Patrick W. Hanifin, A Brief History of Citizenship and Voting Rights in Hawai'i (Kingdom, Republic, Territory, and State), 2001, Honolulu (Hawai'i)
C. Citizenship Rights for Immigrants to the Kingdom
In its last half century, the government of the Kingdom actively sought immigrants from around the world, to replenish a population sadly depleted by disease, to recruit persons with modern skills, and to provide labor for the growing sugar industry. As part of this effort, the Kingdoms statutes provided for easy naturalization of immigrants and offered political rights even to immigrants who did not wish to give up their citizenship in the countries from which they had come.
The Kingdoms first written law code, published in Hawaiian in 1841 and in English translation in 1842, provided for naturalization of foreigners who married Hawaiian subjects. In 1846, the Kingdoms Civil Code provided for naturalization of any alien immigrant who applied after living in Hawai`i for at least one year. The Civil Code created a Bureau of Naturalization within the Ministry of Interior.
The statute went on to provide that aliens who did not want to give up their citizenship in the country they came from could become "denizens," entitled to full legal rights of Hawaiian subjects. The status of denizen, like the rule that aliens can be naturalized, goes back to the English common law. The King of England, by exercise of his royal authority, could make an alien a "denizen" of England, having most of the rights of an English subject. In the Kingdom of Hawai`i, denizen status amounted to dual citizenship: a denizen had the rights of a subject of Hawai`i without ceasing to be a citizen of his native country. Denizens had the right to vote and hold public office. Similar provisions for naturalization and denization can be found in the subsequent Civil Codes of the Kingdom.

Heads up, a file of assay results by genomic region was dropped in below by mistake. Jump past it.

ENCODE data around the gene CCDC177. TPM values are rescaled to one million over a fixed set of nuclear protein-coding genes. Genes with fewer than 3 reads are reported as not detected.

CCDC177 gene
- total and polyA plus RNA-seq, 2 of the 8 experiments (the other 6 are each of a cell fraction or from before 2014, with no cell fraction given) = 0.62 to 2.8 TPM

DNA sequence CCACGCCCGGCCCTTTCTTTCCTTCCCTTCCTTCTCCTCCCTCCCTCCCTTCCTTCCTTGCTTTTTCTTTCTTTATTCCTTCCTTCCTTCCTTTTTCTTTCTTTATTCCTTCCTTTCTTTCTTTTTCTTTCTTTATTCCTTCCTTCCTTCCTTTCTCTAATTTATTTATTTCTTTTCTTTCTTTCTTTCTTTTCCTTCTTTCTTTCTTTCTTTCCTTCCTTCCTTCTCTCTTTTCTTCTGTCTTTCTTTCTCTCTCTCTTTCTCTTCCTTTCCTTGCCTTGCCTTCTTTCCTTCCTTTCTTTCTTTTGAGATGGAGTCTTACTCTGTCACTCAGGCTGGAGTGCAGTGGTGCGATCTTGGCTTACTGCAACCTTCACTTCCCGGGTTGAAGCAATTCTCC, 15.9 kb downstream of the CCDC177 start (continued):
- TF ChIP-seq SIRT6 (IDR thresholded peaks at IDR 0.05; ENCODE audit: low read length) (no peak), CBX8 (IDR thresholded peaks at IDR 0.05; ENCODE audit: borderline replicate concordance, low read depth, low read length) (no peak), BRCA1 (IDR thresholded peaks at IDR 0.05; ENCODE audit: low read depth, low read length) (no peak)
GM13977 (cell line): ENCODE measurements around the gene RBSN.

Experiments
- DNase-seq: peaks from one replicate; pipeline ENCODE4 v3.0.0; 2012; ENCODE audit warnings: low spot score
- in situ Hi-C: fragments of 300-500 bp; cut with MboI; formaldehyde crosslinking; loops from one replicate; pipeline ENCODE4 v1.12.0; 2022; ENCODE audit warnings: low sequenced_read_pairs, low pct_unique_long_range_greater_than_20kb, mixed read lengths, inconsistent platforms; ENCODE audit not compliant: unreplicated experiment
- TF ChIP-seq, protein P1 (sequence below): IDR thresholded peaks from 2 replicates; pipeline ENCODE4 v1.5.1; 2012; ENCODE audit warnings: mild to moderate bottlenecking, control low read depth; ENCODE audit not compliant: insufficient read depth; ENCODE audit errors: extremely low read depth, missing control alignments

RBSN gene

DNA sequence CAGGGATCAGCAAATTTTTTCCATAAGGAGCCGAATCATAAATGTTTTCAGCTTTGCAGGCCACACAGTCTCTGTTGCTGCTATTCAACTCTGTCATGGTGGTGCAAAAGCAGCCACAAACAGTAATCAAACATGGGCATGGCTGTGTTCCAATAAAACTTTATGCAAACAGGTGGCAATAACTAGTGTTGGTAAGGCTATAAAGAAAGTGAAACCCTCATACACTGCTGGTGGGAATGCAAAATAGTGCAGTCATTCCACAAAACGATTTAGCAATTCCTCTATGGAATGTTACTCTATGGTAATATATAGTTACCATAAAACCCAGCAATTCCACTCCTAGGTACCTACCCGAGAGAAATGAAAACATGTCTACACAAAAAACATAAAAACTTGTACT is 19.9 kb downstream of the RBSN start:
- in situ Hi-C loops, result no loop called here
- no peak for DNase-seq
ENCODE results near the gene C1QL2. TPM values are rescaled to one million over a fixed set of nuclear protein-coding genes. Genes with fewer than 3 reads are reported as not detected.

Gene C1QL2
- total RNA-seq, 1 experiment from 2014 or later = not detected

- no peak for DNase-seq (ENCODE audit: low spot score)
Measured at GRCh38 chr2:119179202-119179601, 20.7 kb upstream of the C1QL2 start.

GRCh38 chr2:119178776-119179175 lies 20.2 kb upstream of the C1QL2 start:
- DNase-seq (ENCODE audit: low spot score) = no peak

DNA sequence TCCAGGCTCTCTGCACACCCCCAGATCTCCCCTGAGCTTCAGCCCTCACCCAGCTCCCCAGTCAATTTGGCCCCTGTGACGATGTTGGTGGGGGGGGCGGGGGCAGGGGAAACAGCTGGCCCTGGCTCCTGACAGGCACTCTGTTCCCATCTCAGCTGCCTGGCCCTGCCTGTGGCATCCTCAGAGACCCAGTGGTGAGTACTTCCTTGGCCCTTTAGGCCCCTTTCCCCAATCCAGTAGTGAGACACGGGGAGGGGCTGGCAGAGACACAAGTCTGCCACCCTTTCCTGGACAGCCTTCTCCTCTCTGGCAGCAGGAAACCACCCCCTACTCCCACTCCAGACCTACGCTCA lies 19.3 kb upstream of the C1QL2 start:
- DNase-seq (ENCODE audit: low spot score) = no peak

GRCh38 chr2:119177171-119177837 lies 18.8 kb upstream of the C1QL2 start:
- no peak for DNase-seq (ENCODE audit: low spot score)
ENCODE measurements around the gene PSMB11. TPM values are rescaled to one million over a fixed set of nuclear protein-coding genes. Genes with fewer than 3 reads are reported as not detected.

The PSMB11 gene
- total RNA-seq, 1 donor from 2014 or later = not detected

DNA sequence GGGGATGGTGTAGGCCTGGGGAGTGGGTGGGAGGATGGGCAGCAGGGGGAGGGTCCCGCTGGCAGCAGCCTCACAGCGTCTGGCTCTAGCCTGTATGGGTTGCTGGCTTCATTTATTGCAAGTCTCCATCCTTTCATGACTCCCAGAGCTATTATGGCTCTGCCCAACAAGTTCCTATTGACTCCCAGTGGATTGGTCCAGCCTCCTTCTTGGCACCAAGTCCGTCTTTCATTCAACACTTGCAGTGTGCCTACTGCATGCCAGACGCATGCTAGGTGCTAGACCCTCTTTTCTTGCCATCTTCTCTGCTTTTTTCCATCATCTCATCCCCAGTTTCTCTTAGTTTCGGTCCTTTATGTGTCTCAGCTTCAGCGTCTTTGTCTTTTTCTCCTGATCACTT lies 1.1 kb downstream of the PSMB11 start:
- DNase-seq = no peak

Using these provisions, many Americans, Europeans and Asians became naturalized subjects or denizens of the Kingdom of Hawai`i. For instance, "between 1842 and 1892, 731 Chinese persons and three Japanese persons were naturalized in Hawaii." Naturalized subjects and denizens held high public office, including cabinet posts, legislative seats, and judgeships.
D. Voting Rights in Kingdom Elections
Under the constitutions of the Hawaiian Kingdom, being a subject was neither necessary nor sufficient to be a voter. Denizens could vote if they met applicable qualifications of gender, literacy and wealth. Women could not vote, even if they were Hawaiian subjects.
Aliens voting rights in the U.S.A.
Le droit de vote des étrangers aux Etats-Unis
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